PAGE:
Installing Omeka

The installation process for Omeka is similar to that for WordPress, though it’s a bit less automated.

The Omeka Classic User Manual provides a detailed installation guide. You should review the steps described there before following the instructions here. Omeka’s instructions call for you to create a database before downloading the software; the instructions below reverse those two steps. You can do them in whichever order you prefer.

1. Download Omeka

Like WordPress, Omeka downloads as a zip file. It’s not a large file; it will download quickly.

As you did with your downloaded WordPress zip file in Step 2 of Installing WordPress, move the downloaded Omeka zip file to /Applications/MAMP/htdocs (Mac) or C:MAMP\htdocs (Windows) and double-click to unzip (Mac) or right-click and “Extract all” (Windows), making sure the destination path for your extracted files is C:MAMP\htdocs. The unzipped/extracted folder will be named omeka_x.x.x (where x.x.x is the current version number). You can leave the name like that or rename the folder to omeka (to parallel your wordpress folder in htdocs). One advantage of leaving the version number in the name is that it’s an easy way to remember what version you have installed when you check for updates down the road.

Inside htdocs, you should now have two folders, one each for your Omeka and Wordpress installations. You’ll switch between loading your WordPress website and loading your Omeka website by using MAMP’s preferences to point to one or the other as your “Document root.” It’s a good idea to shut down your Apache and MySQL servers before making this change.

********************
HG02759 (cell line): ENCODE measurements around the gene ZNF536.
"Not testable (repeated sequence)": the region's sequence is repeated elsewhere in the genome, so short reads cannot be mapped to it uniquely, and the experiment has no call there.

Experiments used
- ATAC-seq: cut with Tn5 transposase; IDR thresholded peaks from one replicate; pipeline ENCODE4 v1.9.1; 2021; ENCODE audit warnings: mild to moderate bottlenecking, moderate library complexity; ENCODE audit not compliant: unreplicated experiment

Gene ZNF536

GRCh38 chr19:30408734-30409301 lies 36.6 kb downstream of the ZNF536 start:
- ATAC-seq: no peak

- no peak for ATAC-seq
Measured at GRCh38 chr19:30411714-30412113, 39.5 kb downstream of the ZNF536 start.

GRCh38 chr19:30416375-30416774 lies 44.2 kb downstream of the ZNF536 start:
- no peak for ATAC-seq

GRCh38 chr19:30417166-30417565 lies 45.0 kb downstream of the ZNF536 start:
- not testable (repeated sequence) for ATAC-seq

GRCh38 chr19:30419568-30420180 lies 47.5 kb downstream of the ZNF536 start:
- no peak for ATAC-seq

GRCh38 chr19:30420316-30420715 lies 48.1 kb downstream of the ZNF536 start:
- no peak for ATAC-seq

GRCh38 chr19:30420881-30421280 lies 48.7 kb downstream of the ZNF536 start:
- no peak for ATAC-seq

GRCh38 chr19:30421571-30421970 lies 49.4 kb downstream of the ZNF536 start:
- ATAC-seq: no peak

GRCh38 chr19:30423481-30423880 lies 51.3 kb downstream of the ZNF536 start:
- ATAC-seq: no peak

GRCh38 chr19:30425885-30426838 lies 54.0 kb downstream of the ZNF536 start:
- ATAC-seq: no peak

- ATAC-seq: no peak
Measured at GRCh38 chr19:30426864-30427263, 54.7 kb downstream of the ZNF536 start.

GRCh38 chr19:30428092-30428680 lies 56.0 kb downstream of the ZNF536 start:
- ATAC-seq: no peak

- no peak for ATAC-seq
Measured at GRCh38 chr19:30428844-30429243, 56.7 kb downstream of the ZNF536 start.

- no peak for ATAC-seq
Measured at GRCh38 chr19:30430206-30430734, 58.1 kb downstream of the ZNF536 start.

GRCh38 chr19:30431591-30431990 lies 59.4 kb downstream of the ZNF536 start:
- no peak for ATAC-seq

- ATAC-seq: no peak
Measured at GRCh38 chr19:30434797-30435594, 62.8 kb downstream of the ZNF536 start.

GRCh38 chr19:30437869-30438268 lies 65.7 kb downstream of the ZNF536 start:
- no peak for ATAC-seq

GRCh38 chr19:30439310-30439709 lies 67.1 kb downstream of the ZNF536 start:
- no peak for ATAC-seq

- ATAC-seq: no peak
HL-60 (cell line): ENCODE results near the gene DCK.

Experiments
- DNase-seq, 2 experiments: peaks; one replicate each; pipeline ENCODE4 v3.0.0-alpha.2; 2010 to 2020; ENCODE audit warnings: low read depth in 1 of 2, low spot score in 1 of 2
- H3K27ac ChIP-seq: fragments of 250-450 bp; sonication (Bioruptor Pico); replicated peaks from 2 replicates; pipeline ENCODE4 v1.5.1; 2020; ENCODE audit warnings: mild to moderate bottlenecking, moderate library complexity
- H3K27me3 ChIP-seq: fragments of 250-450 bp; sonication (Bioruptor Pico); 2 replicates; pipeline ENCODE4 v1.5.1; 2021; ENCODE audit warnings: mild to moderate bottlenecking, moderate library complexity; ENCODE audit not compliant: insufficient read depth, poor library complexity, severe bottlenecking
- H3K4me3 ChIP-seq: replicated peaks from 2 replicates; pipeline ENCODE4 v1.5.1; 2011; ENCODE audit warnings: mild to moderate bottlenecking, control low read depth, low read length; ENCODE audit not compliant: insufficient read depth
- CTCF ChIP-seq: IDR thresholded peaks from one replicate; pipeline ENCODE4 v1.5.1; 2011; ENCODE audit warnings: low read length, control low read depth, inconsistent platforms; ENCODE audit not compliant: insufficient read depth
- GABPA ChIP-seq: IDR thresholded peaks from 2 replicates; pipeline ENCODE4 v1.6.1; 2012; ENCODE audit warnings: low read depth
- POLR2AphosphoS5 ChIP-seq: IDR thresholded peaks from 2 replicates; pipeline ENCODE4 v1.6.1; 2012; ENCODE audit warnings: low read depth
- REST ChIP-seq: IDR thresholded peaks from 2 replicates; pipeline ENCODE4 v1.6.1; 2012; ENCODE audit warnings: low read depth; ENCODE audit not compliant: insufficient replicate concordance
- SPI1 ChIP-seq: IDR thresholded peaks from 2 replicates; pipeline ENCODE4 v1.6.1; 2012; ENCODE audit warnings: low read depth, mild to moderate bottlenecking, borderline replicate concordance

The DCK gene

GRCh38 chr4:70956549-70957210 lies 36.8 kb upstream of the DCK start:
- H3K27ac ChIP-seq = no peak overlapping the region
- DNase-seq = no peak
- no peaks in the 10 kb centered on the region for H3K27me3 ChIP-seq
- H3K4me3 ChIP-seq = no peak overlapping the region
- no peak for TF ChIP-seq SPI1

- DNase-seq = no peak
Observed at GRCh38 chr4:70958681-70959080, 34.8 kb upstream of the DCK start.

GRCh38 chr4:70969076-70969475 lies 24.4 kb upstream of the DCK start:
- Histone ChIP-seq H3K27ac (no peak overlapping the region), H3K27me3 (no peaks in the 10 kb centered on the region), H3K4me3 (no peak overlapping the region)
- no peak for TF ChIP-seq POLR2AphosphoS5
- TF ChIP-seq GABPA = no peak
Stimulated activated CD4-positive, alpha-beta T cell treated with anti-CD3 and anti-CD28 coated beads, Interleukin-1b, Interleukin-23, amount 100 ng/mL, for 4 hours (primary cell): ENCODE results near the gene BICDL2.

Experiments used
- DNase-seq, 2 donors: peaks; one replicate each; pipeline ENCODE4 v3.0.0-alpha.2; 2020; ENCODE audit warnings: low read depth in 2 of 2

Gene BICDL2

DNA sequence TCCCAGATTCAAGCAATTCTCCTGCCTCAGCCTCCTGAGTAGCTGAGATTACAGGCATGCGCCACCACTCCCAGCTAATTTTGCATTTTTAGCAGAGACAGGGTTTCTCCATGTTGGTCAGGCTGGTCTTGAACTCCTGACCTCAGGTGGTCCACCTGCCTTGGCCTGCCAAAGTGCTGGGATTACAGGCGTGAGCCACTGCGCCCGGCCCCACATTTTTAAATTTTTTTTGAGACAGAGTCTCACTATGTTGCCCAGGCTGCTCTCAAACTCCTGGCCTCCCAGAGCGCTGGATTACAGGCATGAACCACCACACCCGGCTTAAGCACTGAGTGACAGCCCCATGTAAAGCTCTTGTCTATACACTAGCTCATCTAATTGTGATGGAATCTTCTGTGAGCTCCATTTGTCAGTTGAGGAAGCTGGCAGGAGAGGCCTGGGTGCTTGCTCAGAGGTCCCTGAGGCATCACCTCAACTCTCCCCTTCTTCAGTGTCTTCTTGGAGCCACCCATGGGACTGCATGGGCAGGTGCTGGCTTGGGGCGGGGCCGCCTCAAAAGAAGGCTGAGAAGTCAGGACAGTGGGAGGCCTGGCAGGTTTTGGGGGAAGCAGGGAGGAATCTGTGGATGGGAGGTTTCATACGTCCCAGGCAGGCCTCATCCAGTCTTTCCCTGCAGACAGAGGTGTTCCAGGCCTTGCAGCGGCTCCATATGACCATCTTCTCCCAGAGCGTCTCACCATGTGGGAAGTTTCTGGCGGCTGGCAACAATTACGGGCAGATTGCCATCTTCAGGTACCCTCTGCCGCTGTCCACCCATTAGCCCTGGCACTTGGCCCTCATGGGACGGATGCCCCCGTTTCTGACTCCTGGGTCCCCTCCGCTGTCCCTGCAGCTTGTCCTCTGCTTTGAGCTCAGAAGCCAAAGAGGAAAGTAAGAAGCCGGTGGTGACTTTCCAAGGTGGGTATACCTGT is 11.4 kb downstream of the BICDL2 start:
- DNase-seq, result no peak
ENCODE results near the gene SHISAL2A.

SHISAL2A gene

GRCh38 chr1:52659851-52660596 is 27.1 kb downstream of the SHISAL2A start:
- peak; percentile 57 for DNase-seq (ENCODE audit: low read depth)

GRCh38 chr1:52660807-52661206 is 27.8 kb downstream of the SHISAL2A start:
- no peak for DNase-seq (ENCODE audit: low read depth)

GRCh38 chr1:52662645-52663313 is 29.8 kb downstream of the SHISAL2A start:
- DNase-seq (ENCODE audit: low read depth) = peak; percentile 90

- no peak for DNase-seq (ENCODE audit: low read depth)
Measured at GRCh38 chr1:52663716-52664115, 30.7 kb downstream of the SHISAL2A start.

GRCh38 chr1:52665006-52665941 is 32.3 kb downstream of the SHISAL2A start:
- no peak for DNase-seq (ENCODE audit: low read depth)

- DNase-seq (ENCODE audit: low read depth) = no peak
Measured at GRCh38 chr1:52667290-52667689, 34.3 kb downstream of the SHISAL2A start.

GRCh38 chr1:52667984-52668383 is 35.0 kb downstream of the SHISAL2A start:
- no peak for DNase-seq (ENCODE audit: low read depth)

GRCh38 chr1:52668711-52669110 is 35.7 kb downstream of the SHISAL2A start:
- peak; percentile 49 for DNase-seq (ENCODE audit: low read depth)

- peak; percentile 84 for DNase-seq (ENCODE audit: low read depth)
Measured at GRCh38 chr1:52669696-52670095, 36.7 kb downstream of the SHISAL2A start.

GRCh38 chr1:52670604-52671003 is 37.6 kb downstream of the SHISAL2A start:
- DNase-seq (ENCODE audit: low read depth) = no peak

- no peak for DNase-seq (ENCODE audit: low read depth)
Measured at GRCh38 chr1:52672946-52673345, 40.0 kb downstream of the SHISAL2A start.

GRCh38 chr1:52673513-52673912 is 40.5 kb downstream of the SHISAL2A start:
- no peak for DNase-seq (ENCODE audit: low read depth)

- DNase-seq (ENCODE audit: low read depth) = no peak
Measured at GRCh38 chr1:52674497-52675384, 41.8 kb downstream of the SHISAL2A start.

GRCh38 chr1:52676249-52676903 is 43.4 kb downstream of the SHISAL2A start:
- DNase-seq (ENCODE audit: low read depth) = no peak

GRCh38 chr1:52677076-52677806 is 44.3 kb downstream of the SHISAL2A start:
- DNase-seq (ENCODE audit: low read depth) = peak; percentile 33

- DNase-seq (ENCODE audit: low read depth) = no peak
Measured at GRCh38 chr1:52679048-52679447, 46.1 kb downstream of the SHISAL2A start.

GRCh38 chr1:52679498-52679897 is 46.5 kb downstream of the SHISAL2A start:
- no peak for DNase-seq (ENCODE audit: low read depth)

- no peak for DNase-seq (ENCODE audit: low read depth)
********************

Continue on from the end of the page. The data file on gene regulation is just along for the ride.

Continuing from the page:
Peek inside your omeka_x.x.x (or omeka if you renamed it) folder inside htdocs and make sure you have files in there. If so, you can delete the zip file you downloaded.

2. Create a database

As you did for WordPress, you’ll need to create a database for your Omeka installation. From WebStart in MAMP, go to phpMyAdmin and follow the same procedure you did to create your WordPress database, only this time, name the new database omeka, and for your collation (chosen from the dropdown), select utf8_unicode_ci per the installation instructions in the Omeka user manual.

3. Open db.ini

Whereas WordPress gives you a dialog during the installation process to record your database connection info, Omeka requires you to record the info by editing a file, db.ini. (The credentials you feed to WordPress end up in a similar file in your WordPress installation, wp-config.php).

You can open db.ini in any plain-text editor, including a command-line editor like Vim or Nano. If you have VS Code installed, you can navigate to db.ini in your Omeka files, right-click on it, and open it in VS Code. Or you can navigate to your Omeka files in a terminal window and issue the command

code db.ini

View of Omeka files in a terminal window
After determining that you’re in the right location using pwd and listing the files in your Omeka directory using ls -la to reveal db.ini, you can open the file in a text editor such as VS Code.

4. Edit db.ini

When you first open db.ini it will look like this (in VS Code):

View of db.ini file contents

Since this is a local installation, you’ll replace XXXXXXX with values similar to those you used for your local WordPress installation.

host     = "localhost:8889" # in Windows, using port 3306, just "localhost"
username = "root"
password = "root"
dbname   = "omeka" # unless for some reason you gave your db a different name
prefix   = "omeka_"
charset  = "utf8"
;port     = ""

5. Make sure your Omeka installation is your document root